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Bronco Billy review (Charing Cross Theatre)


A couple of weeks ago I visited London’s Charing Cross Theatre for the UK premiere of the musical adaptation of Clint Eastwood’s 1980s film Bronco Billy. I’d seen snippets of the rehearsal process on social media, with the western theme and the opportunity to see a new musical capturing my attention. When I found out that various ticket outlets were offering seats for as little as £15.00, I jumped at the chance to see the show when I was passing through London. It’s a romantic comedy set in the Wild West, with lots of disco influences thrown in.

Bronco Billy programme and poster outside the Charing Cross Theatre, London

About the show

Based on the original film, writer Dennis Hackin has made some adjustments to the plot to make the narrative more palatable today. It’s a classic boy-meets-girl story with a cowboy twist. Set in 1979, the musical focuses on sweet company heiress Antoinette Lily (Emily Benjamin), who is about to inherit her deceased father’s business. Unfortunately her evil stepmother Constance (Victoria Hamilton-Barritt) has other ideas, intending to take the company for herself. A legal clause states that if the beneficiary were to die within 30 days, the spouse would inherit the fortune. Concerned for her safety, Antoinette flees New York, taking refuge in the Wild West with the bankrupt Bronco Billy travelling show. Like any classic romantic comedy, will Antoinette and Billy (Tarinn Callender) be able to find happiness, with no money and Constance on their trail? This question is answered in approximately two and half hours of toe-tapping theatre.

Thoughts on the book

At face value, it is a fun and humorous production with some lively country and disco tunes that add a different sound to London’s musical theatre scene. Whilst the campness adds life to the show, I struggled with the combination of silliness and sincerity. The material zigzags between Constance’s evil entourage and an emotional Antoinette, who is desperate to escape the expectations that come with being an heiress. Consequently, it is difficult to take the emotionally charged moments and moving songs seriously, against the backdrop of satire.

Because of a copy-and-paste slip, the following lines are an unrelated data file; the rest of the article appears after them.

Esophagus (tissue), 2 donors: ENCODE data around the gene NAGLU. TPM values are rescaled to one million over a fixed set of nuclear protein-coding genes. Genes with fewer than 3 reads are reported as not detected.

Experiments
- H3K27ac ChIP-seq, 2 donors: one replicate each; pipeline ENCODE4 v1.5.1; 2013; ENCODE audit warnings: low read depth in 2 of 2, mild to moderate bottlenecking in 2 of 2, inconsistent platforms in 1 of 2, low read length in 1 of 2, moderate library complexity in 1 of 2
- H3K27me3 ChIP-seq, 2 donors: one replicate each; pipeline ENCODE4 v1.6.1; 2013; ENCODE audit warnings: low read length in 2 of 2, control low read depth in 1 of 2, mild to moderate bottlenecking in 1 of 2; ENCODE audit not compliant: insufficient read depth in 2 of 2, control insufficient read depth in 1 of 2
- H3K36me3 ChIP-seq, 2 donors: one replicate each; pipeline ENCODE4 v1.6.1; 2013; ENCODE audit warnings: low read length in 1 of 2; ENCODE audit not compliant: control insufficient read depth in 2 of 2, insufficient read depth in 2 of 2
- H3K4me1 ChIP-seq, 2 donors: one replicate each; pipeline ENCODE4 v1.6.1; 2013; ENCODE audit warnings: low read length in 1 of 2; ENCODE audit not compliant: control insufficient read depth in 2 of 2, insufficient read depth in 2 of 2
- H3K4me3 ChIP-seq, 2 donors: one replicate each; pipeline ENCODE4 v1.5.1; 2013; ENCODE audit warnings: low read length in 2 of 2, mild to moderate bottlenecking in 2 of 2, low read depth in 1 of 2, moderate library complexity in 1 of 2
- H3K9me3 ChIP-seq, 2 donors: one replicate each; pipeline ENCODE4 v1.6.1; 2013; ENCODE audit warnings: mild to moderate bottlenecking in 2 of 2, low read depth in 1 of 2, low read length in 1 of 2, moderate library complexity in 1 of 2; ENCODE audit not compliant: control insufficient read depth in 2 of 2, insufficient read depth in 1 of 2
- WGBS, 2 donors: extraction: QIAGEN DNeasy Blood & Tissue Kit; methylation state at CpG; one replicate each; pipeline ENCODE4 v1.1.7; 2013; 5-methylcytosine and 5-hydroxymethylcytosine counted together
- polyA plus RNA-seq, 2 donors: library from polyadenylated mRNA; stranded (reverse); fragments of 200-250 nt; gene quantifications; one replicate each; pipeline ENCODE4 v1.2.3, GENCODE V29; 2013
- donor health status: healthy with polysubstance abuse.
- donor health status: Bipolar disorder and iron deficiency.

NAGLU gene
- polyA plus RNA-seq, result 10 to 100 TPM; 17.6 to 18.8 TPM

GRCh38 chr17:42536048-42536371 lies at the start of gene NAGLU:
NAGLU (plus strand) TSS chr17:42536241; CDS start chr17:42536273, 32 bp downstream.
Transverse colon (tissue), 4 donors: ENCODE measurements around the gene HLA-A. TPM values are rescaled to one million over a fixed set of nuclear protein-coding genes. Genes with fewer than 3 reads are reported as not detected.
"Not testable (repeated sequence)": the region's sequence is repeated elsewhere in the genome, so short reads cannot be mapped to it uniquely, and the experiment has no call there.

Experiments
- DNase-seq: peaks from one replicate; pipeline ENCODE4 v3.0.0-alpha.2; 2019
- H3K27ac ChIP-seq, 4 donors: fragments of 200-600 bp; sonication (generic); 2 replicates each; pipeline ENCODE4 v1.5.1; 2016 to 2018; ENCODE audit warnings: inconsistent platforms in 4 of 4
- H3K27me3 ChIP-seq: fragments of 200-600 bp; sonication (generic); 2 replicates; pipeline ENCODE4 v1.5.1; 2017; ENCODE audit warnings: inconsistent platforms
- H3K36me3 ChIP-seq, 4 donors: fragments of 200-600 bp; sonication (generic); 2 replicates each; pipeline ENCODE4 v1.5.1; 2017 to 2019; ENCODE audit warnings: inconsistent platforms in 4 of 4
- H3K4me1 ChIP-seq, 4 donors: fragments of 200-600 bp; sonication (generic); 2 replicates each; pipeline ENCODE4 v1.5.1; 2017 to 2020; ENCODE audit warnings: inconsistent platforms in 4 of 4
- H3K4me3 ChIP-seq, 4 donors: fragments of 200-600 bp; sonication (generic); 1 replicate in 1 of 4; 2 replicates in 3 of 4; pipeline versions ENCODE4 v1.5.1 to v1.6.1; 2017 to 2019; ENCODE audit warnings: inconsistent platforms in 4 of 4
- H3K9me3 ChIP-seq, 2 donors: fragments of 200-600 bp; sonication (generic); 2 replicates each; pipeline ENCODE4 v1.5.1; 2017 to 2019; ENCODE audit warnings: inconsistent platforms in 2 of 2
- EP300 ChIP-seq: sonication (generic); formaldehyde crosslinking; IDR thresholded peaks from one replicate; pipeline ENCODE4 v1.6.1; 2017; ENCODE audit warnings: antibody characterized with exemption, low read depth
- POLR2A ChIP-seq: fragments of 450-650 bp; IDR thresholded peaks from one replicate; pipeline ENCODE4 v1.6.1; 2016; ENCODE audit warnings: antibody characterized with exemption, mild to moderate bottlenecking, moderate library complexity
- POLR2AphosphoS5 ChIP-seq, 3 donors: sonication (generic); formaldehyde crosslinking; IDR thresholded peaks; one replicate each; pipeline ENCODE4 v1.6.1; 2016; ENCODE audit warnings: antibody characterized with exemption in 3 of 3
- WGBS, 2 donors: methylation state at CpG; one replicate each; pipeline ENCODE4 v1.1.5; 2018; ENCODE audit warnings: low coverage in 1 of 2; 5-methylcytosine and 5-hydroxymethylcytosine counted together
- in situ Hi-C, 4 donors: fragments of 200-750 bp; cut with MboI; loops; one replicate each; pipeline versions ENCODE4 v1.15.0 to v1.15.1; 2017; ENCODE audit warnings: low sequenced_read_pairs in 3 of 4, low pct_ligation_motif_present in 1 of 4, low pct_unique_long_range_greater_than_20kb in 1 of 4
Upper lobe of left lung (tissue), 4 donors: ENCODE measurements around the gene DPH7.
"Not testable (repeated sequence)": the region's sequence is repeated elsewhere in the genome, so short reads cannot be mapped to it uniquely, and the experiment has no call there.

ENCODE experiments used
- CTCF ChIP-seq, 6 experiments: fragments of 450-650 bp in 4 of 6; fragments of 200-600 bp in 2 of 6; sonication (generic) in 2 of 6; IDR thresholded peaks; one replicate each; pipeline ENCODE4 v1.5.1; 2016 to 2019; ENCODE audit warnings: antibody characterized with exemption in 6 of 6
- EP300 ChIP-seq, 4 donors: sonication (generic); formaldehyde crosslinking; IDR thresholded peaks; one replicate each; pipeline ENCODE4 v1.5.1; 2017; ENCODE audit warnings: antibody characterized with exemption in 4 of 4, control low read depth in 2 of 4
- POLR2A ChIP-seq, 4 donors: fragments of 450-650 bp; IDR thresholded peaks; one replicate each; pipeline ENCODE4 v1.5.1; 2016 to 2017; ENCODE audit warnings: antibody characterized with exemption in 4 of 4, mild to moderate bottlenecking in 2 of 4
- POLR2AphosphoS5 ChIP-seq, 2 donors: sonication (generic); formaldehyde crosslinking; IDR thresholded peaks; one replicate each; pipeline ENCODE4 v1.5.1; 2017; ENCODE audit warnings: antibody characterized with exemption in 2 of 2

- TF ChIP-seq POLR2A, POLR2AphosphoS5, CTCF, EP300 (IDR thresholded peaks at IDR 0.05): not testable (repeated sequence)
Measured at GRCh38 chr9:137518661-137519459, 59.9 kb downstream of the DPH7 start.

Bronco Billy set and logo at the Charing Cross Theatre, London

Visual design

Sarah Mercade’s costumes and Amy Jane Cook’s set design are appropriate for 1979, with the bold outfits and dazzling ceiling decor helping to recreate the era. Whilst the colourful lighting, disco balls and foil curtains transport audiences back to the days of disco, the extensive glitter definitely makes it harder to fully appreciate the underlying themes of the piece. I found myself a little distracted by the stars which are constantly in view and would have preferred to have seen these decorations only appear in time for the glitzy finale.

Music and lyrics

Chip Rosenbloom, John Torres and Michele Brourman’s music features some sweet country songs about dreams, aspirations and facing your past, specifically ‘Ride With Us’ and ‘I’m Gonna Be Strong’. Unfortunately I wasn’t wowed by the music as a whole though, with the latter being the closest to a standout track. Tarinn Callender’s tone really excels in the song, especially as the number climaxes and the character’s emotions seep through. I only wish we could have experienced more songs like this!

Bronco Billy bows at the Charing Cross Theatre, London

Commendable cast performances

Emily Benjamin brings a sense of innocence and mischief to the gentle Antoinette. They also have really believable chemistry with Tarinn Callender’s Bronco Billy, whose strong vocals suit the country genre. However, the standout vocalist is Karen Mavundukure in their role as Doc Blue. These world-class, powerful vocals are a highlight of the show.

In terms of the antagonists, Victoria Hamilton-Barritt is fantastically wicked as Candace, supported by the brilliantly funny Alexander McMorran in the role of Sinclair St Clair, Silas Wyatt-Barke as John Arlington and Chris Jared as Edgar White Lipton (the lawyer and Constance’s love interest). The parody nature of the production makes these characters come across as funny over evil, but they manage to steal every scene that they are in. The eccentric personas are incredibly fun to watch.

Bronco Billy curtain call at the Charing Cross Theatre, London

Is Bronco Billy – The Musical memorable?

For me, it is a thoroughly enjoyable production, but it fails to have a long lasting impact. Led by a fantastic cast, I could not connect with the musical on an emotional level and hence found it a little flat. There are various ticket offers on for Bronco Billy, which make this off West End production affordable in the current cost of living crisis. Whilst it isn’t the most amazing show I have seen, the cast performances and comedy elements are definitely worth the ticket prices.

Thanks for reading my blog today.

Love Kat xxxx



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